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Embrace of Common Innovative Elements in Major U.S. Cities Shared in New Report

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Few of our major cities have the talent, leadership, infrastructure, culture, and resources—both human and financial—to encourage enterprising reformers and then help them to succeed, according to a recent report. However, some communities have succeeded in creating healthy reform environments.

America’s Best (and Worst) Cities for School Reform: Attracting Entrepreneurs and Change Agents, by the Thomas B. Fordham Institute and Foundation, shared how six factors determined how receptive cities were to accept new ideas and improvement:

  • Enough human talent
  • Funding
  • Thriving charter schools
  • Quality control metrics to guide and regulate entrepreneurial ventures
  • Receptivity to nontraditional providers
  • Similar receptivity at the municipal level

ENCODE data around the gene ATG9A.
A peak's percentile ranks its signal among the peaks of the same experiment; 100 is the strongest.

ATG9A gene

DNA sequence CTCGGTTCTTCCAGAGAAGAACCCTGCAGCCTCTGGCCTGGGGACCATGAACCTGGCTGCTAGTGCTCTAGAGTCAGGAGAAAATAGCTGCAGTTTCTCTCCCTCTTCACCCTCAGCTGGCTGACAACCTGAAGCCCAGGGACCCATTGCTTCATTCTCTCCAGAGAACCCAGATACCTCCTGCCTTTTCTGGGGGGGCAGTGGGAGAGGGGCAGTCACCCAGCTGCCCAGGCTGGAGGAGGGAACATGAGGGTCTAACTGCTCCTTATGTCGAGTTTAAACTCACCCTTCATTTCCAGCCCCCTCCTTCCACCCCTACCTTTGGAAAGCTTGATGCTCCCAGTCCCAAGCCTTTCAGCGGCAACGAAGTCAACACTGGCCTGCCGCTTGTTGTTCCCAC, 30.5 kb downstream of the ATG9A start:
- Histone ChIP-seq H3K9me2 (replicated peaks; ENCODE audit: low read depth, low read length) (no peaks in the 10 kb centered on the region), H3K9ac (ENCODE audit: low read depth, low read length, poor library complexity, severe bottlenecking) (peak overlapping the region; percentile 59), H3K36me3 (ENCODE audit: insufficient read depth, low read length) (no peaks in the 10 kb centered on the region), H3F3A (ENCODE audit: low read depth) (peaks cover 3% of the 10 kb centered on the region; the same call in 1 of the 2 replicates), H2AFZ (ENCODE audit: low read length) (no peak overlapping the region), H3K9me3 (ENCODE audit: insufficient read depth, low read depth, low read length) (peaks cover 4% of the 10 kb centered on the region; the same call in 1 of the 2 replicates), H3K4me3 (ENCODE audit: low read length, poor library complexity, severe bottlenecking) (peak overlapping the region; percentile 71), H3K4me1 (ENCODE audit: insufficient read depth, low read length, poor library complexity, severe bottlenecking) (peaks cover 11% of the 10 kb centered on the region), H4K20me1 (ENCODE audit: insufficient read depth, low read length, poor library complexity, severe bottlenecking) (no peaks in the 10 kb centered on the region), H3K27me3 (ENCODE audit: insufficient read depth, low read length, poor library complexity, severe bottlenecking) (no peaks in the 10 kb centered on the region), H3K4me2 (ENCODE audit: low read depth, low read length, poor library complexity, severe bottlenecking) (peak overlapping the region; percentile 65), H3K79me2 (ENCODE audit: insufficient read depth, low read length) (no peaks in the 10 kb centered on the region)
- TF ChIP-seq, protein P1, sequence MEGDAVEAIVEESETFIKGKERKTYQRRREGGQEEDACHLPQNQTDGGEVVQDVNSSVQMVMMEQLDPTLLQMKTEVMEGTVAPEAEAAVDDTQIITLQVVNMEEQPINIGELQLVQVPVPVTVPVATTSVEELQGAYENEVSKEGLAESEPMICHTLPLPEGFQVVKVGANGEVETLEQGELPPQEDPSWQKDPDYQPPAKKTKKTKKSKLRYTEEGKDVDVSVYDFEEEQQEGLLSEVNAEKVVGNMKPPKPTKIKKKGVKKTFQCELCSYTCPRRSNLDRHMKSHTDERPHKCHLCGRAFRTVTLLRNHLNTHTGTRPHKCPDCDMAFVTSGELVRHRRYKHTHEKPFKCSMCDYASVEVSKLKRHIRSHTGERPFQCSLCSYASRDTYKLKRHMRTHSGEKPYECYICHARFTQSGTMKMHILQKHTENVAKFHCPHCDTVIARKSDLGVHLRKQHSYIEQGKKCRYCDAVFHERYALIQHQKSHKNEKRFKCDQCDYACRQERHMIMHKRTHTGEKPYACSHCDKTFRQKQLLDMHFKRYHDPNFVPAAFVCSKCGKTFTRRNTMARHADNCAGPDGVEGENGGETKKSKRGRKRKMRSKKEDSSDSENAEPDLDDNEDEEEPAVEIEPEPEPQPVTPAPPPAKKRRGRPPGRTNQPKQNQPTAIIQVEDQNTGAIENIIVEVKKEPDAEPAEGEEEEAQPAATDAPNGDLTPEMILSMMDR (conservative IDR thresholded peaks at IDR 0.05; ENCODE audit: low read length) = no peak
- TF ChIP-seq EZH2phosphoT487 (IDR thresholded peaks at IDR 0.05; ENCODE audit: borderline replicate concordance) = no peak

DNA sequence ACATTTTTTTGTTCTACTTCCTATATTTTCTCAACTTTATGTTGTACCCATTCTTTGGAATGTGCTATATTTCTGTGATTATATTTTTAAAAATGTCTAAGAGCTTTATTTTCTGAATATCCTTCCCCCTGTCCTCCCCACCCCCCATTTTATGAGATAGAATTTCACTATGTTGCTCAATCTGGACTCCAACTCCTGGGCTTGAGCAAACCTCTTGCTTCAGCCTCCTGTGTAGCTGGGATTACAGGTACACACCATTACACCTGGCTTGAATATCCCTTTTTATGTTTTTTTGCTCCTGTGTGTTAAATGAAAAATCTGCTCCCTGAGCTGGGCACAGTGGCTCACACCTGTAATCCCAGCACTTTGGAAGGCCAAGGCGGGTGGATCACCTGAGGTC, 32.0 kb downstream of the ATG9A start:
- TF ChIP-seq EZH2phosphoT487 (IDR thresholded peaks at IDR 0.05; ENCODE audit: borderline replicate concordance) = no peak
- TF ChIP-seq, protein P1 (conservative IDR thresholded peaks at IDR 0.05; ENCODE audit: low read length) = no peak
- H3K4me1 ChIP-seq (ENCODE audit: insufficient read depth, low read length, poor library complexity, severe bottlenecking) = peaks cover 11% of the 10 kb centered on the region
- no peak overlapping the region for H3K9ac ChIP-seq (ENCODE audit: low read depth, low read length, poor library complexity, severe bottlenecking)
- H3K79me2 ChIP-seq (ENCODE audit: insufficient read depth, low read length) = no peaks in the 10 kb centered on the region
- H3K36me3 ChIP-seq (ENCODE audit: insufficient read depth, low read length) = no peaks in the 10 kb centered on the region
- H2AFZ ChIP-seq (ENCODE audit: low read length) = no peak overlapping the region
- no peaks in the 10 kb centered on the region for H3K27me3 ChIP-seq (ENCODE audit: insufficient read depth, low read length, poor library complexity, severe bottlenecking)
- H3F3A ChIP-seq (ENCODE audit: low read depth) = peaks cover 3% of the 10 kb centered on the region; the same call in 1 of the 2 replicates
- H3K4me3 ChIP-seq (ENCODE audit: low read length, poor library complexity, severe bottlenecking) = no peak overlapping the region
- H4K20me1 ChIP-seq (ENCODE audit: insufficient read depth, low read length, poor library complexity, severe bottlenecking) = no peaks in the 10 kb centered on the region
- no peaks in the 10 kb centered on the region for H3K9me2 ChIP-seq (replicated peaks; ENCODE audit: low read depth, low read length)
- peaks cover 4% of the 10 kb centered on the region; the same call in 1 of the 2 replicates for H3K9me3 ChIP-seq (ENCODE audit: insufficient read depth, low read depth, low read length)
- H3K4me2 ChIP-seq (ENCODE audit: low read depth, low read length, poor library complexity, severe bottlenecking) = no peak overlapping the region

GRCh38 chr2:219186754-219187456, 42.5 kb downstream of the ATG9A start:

Some of the top cities include New Orleans, Washington, DC, New York City, Denver, and Jacksonville. Collaboration with businesses played a significant role in some cities’ ability to cultivate an environment for reform. For example, Jacksonville, Florida is a community where support from business leaders makes for a hospitable reform environment. Fort Worth, Texas also has a supportive business community, an important element of its strong municipal environment. CTE’s record of collaborating with business could play a significant role in attracting business to the school improvement table.

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